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The Chartered Institute of Housing is the independent voice for housing and the home of professional standards

Minister throws down gauntlet on right to buy

17/03/2010


The Scottish Government is prepared to take a more radical approach to limiting the Right to Buy but needs the support of other parties, according to Housing Minister Alex Neil.

The Scottish Government is prepared to take a more radical approach to limiting the Right to Buy but needs the support of other parties, according to Housing Minister Alex Neil.


Speaking at the Chartered Institute of Housing Scotland’s annual conference, Mr Neil said that the changes already proposed in the Housing Bill would keep 18,000 houses out of the Right to Buy over the next 10 years. Although he ruled out a complete abolition of the Right to Buy in Scotland as this could not attract Parliamentary backing, he said he was prepared to consider further limitations if the government could get sufficient support as a minority administration.

Craig Stirrat, CIH Scotland Chair, said: "CIH Scotland is keen to see the Parliament support the existing proposals on Right to Buy. It makes sense for the main focus to be on getting the current proposals onto the statute book rather than risk jeopardising the proposals by taking an even more radical approach."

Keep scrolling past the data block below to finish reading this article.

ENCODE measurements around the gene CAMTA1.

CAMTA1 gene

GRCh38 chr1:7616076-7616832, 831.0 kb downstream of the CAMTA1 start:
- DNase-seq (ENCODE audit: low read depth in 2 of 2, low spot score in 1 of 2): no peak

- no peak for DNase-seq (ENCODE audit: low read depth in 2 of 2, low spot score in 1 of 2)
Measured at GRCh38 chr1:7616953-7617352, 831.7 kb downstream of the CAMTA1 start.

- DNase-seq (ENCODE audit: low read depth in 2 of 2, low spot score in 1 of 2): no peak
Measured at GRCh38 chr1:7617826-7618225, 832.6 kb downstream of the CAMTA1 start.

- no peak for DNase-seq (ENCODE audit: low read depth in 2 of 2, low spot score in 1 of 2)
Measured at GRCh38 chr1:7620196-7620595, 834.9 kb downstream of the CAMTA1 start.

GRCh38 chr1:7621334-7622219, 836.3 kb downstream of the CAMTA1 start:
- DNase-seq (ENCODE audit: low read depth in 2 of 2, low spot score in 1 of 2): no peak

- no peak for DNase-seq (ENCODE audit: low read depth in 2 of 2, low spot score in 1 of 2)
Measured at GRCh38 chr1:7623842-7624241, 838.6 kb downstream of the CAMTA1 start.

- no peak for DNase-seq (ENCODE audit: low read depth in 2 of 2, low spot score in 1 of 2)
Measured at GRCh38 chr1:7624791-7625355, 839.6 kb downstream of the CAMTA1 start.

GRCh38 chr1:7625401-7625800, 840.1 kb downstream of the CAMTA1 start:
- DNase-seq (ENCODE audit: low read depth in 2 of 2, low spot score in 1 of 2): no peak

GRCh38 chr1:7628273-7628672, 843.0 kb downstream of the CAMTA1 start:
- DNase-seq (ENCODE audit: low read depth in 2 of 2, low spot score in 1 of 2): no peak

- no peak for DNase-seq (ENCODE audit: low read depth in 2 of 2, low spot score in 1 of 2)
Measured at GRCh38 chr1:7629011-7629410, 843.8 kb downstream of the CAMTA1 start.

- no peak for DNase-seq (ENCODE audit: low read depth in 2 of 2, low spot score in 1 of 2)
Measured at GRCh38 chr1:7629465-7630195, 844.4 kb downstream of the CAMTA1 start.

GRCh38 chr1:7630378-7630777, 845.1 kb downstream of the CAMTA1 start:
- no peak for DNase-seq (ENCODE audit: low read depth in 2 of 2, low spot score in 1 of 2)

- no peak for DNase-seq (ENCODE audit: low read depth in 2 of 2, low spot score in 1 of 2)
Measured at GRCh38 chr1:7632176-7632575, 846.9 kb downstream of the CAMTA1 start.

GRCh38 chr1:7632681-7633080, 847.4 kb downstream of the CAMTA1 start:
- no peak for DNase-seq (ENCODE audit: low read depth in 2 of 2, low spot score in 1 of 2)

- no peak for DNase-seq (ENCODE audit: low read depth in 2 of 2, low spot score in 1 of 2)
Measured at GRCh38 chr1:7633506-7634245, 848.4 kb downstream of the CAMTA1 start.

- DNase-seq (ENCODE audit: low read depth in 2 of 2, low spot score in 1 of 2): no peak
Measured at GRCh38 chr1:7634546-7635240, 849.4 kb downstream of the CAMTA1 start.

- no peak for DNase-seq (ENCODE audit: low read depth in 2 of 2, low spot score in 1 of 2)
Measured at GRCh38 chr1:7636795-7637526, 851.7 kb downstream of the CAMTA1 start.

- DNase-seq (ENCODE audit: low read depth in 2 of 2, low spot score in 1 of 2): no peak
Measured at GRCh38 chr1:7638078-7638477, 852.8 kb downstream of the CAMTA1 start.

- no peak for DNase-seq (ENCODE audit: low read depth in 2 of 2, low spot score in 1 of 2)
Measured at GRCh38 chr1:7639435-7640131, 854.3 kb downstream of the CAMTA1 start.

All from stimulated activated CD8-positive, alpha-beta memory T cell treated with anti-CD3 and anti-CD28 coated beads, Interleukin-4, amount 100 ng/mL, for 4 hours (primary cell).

The Minister also announced that he would be publishing a wide-reaching Green Paper on how Scotland could shape housing policy over the next 10 years in the context of the recession and reductions in public expenditure across the UK. The Minister said there would be extensive consultation with housing bodies, tenants and other stakeholders over the summer, culminating in a White Paper from the Scottish Government in the Autumn.

New funding mechanisms would feature prominently in the Green Paper, according to the Minister, who said that whilst grant funding for new building would continue, this on its own would not provide the number of new homes needed. Using pension fund finance for affordable housing provision and maximising use of the European Investment Bank would be among the ideas raised in the Green Paper.


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